10 June 2017
10 June 2017 – Pollen Cruncher
|Micropterix …. but which?|
I went into the garden in search of a micromoth that has been recorded on the blog, but not included as a species at Shandy Hall. Micropterix calthella is the scientific name. I saw the moth on a walk near Oldstead with Jeremy Purseglove in 2014 and fully expected to see it when the Marsh Marigolds were flowering in the quarry in early May. Not a sight.
Yesterday, looking closely at the speedwell flower-heads in search of longhorn moths, Olivia spotted a tiny flash of gold. I managed to get a photograph and reckoned it might be good enough for identification. The image wasn’t sharp enough when I looked at it on the computer so I dashed back and tried again. The moth had gone – but a similar moth was perching on a leaf close by and seemed almost like a tiny guardian of the leaf. The photograph this time (see above) was much sharper and showed a moth most certainly of the same shape and sheen, but with two clear white stripes and a white dot on the wings. This surely must be Micropterix aruncella.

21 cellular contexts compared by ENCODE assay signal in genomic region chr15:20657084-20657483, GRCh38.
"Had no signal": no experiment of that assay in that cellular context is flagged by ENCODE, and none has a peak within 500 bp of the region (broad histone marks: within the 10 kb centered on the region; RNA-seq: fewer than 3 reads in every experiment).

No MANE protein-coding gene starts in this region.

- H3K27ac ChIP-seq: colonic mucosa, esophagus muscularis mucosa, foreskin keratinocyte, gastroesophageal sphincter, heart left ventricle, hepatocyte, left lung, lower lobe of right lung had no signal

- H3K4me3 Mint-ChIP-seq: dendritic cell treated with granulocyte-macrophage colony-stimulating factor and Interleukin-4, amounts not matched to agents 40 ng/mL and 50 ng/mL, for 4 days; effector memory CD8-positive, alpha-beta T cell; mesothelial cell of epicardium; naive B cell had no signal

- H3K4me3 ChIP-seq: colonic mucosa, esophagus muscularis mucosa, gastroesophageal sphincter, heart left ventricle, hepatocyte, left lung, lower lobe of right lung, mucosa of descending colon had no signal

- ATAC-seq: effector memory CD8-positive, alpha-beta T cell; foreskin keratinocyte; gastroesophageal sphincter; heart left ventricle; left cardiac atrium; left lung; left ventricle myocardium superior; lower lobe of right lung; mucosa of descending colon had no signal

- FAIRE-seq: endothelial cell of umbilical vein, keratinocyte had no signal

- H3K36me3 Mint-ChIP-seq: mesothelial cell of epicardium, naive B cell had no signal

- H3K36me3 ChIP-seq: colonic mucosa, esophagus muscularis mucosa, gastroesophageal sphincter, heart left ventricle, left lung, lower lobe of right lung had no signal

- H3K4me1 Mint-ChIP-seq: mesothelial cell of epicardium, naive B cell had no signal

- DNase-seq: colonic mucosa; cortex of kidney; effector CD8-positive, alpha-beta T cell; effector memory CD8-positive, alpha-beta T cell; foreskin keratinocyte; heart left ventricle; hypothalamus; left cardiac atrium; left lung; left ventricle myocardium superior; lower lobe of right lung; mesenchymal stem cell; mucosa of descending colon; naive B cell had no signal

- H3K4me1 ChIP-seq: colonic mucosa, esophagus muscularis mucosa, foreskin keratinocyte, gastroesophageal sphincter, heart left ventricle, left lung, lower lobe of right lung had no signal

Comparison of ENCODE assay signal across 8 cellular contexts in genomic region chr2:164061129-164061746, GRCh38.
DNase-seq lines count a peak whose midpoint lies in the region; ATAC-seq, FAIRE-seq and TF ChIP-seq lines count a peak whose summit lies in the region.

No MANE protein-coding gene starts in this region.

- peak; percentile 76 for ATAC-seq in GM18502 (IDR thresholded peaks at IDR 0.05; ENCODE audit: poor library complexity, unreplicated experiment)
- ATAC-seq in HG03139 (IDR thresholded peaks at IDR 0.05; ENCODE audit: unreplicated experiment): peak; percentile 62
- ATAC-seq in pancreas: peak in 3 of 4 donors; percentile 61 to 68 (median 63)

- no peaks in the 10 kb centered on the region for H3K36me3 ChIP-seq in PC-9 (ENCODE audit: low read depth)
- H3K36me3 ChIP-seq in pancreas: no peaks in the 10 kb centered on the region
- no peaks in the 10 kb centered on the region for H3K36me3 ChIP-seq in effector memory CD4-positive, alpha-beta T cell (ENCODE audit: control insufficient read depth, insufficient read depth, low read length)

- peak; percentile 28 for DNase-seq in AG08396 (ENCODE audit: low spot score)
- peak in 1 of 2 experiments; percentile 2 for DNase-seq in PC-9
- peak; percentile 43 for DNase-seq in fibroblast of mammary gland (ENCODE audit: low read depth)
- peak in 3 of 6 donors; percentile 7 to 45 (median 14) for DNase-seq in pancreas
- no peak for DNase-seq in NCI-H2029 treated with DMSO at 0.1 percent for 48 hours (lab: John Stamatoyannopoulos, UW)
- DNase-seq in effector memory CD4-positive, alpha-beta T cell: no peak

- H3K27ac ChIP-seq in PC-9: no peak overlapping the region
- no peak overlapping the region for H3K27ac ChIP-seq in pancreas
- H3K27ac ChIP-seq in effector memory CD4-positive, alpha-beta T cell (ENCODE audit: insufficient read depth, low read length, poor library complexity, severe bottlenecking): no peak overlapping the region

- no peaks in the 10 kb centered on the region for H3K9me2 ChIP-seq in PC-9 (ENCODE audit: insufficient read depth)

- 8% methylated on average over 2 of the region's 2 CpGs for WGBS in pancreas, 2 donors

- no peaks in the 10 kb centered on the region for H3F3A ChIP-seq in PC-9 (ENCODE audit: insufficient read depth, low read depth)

The tiny leaf-guardian, picking up who-knows-what information on those cocked and alert antennae, is species 406.
Charlie Fletcher tells me that the other image is either a female aruncella or a calthella but it is not possible to say which from that particular photograph.
|Goat’s Beard (Spiraea aruncus)|
The moth’s scientific name comes from mikros (little), pterux (a wing); and the second part refers to Spiraea aruncus (Goat’s Beard) on which the moth feeds. Uniquely among moths, this miniature creature has mouth parts which enable it to crunch and consume pollen.
|Common Liverwort (Marchantia polymorpha)|
The connection with the image above is that the larvae of Micropterix aruncella feed on the Common Liverwort and ‘detritus’. A dish of detritus is an interesting addition to the menu of food sources for moths and there is probably some in the plant pot wherein this liverwort is happily growing.